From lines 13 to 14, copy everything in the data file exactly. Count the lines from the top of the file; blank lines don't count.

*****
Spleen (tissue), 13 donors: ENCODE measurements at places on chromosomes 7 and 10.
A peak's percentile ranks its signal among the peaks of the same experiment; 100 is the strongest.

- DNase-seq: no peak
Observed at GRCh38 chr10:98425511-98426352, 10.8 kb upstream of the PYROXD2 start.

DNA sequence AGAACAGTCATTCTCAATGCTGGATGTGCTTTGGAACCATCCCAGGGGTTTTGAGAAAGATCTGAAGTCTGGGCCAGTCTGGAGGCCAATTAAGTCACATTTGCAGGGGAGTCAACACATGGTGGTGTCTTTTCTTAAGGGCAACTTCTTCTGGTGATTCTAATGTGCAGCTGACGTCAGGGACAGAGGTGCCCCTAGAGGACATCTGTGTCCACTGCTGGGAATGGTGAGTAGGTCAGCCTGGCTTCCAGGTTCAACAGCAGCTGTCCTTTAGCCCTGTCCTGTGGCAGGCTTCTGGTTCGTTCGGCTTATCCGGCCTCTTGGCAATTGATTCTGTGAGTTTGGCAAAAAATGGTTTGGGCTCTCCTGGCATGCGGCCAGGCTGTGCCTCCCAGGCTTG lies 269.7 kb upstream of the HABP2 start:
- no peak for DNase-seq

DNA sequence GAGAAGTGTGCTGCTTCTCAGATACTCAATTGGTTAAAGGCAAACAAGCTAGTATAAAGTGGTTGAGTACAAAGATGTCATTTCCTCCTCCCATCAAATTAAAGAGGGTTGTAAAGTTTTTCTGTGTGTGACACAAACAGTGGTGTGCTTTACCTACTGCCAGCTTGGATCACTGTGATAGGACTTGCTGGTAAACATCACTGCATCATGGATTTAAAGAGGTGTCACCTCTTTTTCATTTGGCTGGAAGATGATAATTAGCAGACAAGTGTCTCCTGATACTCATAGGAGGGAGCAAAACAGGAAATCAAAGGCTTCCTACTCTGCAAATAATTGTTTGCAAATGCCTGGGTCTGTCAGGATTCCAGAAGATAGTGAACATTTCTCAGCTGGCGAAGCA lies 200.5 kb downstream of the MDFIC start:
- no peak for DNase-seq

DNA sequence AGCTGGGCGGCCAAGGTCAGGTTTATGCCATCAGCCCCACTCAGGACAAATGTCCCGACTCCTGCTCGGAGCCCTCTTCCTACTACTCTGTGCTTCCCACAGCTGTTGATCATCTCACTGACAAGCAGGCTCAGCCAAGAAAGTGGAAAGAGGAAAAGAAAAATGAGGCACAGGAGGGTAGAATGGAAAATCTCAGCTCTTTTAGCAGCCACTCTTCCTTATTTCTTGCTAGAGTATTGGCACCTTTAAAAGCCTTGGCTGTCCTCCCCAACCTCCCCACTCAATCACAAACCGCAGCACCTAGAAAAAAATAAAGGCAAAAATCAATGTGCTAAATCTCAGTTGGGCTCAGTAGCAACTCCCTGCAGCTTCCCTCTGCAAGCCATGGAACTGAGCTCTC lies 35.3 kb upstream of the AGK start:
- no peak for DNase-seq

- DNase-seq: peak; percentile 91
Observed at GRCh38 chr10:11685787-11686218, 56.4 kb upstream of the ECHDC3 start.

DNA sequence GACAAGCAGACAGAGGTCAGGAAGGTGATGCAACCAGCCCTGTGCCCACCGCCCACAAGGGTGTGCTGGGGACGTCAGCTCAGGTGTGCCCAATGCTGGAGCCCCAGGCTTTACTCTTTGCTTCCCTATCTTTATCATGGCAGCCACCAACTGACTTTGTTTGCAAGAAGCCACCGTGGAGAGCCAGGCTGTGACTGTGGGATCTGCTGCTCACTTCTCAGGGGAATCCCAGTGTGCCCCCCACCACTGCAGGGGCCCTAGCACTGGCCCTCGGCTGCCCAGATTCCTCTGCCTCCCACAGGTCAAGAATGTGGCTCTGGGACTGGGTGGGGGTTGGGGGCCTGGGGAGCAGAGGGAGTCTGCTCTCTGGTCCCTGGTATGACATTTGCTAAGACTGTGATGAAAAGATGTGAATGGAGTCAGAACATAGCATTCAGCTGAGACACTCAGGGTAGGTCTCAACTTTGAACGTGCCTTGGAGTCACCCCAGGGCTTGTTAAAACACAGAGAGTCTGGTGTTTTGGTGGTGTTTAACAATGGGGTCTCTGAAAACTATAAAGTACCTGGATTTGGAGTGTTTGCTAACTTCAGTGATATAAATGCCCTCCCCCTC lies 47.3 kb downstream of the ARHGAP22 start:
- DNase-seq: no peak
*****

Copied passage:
DNA sequence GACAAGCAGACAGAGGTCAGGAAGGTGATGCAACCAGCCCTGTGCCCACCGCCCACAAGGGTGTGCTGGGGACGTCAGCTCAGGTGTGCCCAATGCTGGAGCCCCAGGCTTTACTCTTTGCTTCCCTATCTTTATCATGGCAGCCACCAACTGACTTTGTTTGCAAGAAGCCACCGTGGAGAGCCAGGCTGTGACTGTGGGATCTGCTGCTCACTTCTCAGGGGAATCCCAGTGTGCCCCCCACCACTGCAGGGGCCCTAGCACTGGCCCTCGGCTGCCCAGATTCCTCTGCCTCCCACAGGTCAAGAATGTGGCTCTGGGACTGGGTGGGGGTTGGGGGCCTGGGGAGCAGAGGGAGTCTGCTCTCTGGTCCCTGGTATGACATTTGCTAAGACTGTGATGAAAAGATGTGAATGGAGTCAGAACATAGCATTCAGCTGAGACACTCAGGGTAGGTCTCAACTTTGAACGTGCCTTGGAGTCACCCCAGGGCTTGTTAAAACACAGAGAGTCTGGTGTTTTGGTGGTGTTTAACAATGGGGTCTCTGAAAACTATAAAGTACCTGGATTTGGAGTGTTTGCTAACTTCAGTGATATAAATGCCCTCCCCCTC lies 47.3 kb downstream of the ARHGAP22 start:
- DNase-seq: no peak